Archive by Author


25 May




Baron & Raagnagrok 9.6.12

23 May

A beautiful poster by Baron’s Alex Crispin, for the forthcoming Baron/Raagnagrok gig at Night of the Long Swords 8th Anniversary party.

It’s free, you will want to be there!


The Magician at Brighton Fringe

21 May

As part of the Brighton Fringe Festival, come see The Magician, Rex Ingram’s rarely-seen 1926 silent film so shocking that Aleister Crowley tried to ban it* – a ripping yarn of sorcery and seduction starring the mesmerising Paul Wegener as lecherous occultist Oliver Haddo.

With an introduction by Gary Lachman, and a live soundtrack by the fabulous Ragged Ragtime Band, featuring members of Blondie, Indigo Octagon, Raagnagrok and Time.

* Historical note: OK, this isn’t strictly the case, but it’s sort of true in a round about way…

Click here or below for booking details:

Sanosex & the mysteries of the M.M.

11 May

A couple of images from the intriguing Bob Richel Collection at the wonderful Museum of Witchcraft in Boscastle, Kernow.

Richel lived in Amsterdam, and according to the Museum was a humble man with a big smile and a passion for the occult and ritual magic.

Richel’s collection came via his father-in-law, a Mr Eldermans, head of a sex magickal org called the ‘Ars Amatoria’, or A.A. This may or may not have been related to Aleister Crowley’s order the A.A., which depending on who you talk to, may or may not have stood for Argenteum Astrum, the Silver Star. There may have been some overlap between the two orders, while both Richel and Eldermans were involved with another group, the M.M., about which nothing much is known.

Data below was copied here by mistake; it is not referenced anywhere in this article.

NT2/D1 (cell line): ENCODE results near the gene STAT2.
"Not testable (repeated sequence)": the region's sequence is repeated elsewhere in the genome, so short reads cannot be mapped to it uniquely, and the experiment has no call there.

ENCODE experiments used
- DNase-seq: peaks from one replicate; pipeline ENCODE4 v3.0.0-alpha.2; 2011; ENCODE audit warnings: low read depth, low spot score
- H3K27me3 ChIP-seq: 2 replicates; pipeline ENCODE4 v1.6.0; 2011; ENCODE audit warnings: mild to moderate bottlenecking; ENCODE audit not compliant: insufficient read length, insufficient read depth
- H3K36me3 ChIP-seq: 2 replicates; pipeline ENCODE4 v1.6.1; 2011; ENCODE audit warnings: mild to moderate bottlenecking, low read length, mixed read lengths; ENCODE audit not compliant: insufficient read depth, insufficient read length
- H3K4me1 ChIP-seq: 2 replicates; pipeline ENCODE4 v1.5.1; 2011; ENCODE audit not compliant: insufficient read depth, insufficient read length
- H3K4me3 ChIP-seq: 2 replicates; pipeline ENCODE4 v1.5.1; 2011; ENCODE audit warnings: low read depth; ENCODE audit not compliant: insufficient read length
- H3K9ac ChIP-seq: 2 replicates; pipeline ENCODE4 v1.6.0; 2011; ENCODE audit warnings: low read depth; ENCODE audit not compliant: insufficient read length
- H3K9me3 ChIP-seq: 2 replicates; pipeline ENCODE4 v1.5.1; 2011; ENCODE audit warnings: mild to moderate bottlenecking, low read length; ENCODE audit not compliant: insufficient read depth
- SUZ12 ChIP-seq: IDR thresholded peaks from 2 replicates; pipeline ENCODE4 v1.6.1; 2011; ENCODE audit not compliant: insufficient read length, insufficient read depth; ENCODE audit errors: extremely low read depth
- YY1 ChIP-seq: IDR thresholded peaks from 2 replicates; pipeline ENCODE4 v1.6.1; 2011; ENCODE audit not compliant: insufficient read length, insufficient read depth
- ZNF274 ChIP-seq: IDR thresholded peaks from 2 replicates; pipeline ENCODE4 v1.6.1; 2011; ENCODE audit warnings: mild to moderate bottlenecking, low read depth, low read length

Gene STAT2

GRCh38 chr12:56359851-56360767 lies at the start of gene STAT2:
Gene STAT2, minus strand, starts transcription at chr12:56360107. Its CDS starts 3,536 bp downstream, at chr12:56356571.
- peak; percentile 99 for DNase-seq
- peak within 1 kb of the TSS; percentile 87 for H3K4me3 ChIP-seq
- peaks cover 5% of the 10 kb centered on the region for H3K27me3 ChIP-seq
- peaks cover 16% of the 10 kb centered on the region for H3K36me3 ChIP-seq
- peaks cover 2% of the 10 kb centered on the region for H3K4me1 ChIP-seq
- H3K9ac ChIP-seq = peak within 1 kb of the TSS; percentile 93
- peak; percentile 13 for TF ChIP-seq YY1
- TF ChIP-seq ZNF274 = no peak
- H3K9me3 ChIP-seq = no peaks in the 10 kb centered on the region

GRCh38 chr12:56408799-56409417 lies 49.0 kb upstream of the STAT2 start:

Much of the Eldermans collection was destroyed before Richel could save it and unfortunately the index was burnt.

You can also buy a beautiful – and justly, fabulously expensive – book of some of the Richel-Eldermans images, The Occult Reliquary, assembled by Daniel Schulke and Three Hands Press – here’s a glimpse.


The Hills Are Alive

8 May

An extended interview with Paul Devereux and Jon Wozencroft about their Landscape & Perception project , for the Bite in The Wire 339. 

The tiny village of Maenclochog in Pembrokeshire, Wales, is an unassuming place, but its name, and its folklore, provide clues to the remarkable landscape that it inhabits. It’s said that alongside Ffynnon Fair, a nearby holy well, were rocks that rang like bells and these may have given the town its name: maen (stone) and clochog (bells). The rocks, the story goes, were broken up by locals who thought that their hollow tones suggested treasure, and in a way they were right.

North east of here atop the Preseli Hills is Carn Menyn, a ridge of dolerite, known as Preseli Bluestone, which forms the basis for neolithic tools found all over the UK. It’s thought that 80 large bluestones from the region once made up two concentric rings of Stonehenge, 200 miles to the east.

Around Carn Menyn are flat, fallen stones – like huge xylophones or, more correctly, lithophones. Grab a smaller rock and start banging on the larger ones and you will discover that these stones, and many others in the area, ring with rich, resonant tones that sound startlingly musical to modern ears. One has to wonder what ears 4300 years ago would have made of them.

It’s a question we can probably never answer, but clues can be found at Landscape And Perception, launched in March of this year by Touch founder and Royal College of Art tutor Jon Wozencroft, and Paul Devereux, author, researcher and editor of archaeological journal Time And Mind. Devereux is a longtime champion of archaeo-acoustics, the study of sound at ancient sites, as part of a wider mission to explore the archaeology of mind. Wozencroft first heard of Devereux’s work in the early 1980s via Chris Watson and Andrew McKenzie of the Hafler Trio, but they wouldn’t meet until 2006. The website is the result of that encounter.